After the program had completed its run, the Doctor removed the sonic screwdriver from the console and replaced it in his jacket pocket. Looking across at Catherine, with a serious expression on his face, he asked, “Catherine, have you ever wanted to really change the universe? In a good way, of course?”

Catherine, who was watching the scanner out of curiosity, didn’t reply immediately. She was watching three window recesses that were glowing slightly. Without turning around, Catherine replied, “Of course I have, Doctor. It’s part of the reason I joined the agency. Why?”

“Here’s your chance,” the Doctor replied.

Catherine turned around to see the Doctor pointing at a purple button on the console that she hadn’t remembered seeing before. He nodded in encouragement, as he said, “Press it, Catherine.” So she did. A small bang was heard as three window recesses that were actually transmat/time transference terminals quietly exploded.

The Doctor was busy at the console resetting the temporal and spatial coordinates to enable them to return to the common room of her team’s regional operations site, just in time for tea on the same day they left. He pulled the dematerialisation lever and set the TARDIS in motion.

“Why did you leave her behind, Doctor?” Catherine asked. After a pause, she added, her agency training showing, “The Rani really should be arrested for the supply of the bacteria, you know.”

“The Rani is in exile for her crimes against other life forms of the universe, Catherine,” he said. “It is not up to me to change her sentence and cause another time anomaly. I’ve – we’ve – prevented her from transporting any more bacteria, or anything else, through time. That is all I can do without transgressing the Laws of Time.”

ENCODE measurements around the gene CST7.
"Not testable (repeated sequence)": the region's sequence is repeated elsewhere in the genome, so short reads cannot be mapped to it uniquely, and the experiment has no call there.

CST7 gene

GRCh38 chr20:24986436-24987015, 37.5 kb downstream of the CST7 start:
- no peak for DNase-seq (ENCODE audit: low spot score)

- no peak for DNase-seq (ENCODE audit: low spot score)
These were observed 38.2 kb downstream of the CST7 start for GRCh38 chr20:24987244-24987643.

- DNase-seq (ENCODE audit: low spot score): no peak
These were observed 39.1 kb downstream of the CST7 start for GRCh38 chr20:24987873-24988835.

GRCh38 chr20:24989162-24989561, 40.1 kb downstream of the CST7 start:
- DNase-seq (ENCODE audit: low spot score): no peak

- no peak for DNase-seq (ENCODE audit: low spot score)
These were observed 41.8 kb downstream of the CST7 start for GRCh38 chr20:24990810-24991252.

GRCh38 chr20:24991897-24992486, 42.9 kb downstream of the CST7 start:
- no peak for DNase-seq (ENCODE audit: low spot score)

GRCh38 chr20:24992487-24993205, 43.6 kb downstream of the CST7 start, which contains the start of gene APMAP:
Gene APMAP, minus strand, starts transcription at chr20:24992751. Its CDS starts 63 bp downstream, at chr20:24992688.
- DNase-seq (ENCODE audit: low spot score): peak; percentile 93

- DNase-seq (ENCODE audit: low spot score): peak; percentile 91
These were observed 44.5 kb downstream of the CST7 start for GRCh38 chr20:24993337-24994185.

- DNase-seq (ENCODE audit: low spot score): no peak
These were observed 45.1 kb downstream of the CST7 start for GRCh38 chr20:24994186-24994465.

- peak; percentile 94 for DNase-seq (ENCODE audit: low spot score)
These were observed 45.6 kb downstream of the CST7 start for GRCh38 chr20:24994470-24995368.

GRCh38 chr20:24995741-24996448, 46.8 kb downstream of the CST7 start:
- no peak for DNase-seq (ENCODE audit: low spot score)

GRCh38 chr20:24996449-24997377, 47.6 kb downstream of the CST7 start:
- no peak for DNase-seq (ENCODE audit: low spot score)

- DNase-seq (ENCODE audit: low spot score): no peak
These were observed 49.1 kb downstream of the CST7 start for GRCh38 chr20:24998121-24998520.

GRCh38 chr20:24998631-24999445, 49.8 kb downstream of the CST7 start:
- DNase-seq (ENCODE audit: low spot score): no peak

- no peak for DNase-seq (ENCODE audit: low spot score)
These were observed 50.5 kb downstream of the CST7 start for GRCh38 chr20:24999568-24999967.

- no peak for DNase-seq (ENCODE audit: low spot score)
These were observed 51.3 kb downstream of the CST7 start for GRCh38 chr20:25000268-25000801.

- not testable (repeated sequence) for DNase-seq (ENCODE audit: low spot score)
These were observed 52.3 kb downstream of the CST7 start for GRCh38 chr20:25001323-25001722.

He had no more sympathy for the Rani now than he had had at the Academy all those years ago when he discovered her bizarre ideas with respect to other life forms and experimentation. Those ideas disgusted him then and still disgusted him now and she hadn’t changed her ideas in all that time. But he would always be regretful for her misuse of her great talents. He knew that the Rani did not exist in his own time continuum any more. Or, to be more accurate, he knew that the planet she was exiled to was destroyed towards the end of the Time War. The population from that sector of the galaxy was presumed wiped out by the Daleks long before he even had been summoned to Gallifrey to assist in the closing stage of that terrible war. The High Council and the President of Gallifrey at that time were the ones who had sentenced her to that planet, knowing there was little chance of her escape. But the Doctor was not surprised at their ruthlessness. After all, they were the same ones who had offered him no choice, but to destroy Gallifrey itself.

The Doctor could feel the familiar melancholy mood descending upon him again, as it always did whenever he thought of the destruction of Gallifrey. Knowing he needed to shake himself out of this mood quickly, before Catherine noticed and misinterpreted the reason for it, he looked across the console to where she had positioned herself against one of the tree-like support structures. He smiled one of his illuminating smiles at her, but didn’t say anything. But he did notice that she hadn’t changed back into her uniform, as yet. He was quite pleased about that as he thought that the cinnamon and gold-coloured silk culottes she had chosen from the TARDIS wardrobe were much more attractive than any uniform could ever be. And as they were returning to the common room for tea, they weren’t entirely inappropriate either. But, of course, he didn’t tell her any of this.

Catherine returned his smile. They had gained a partial solution to their investigation – it really was as much his investigation as hers now – so it was time to return and complete it. She sighed and wondered whether or not now was an appropriate time to return the TARDIS key to him…..

(* To be continued….. *)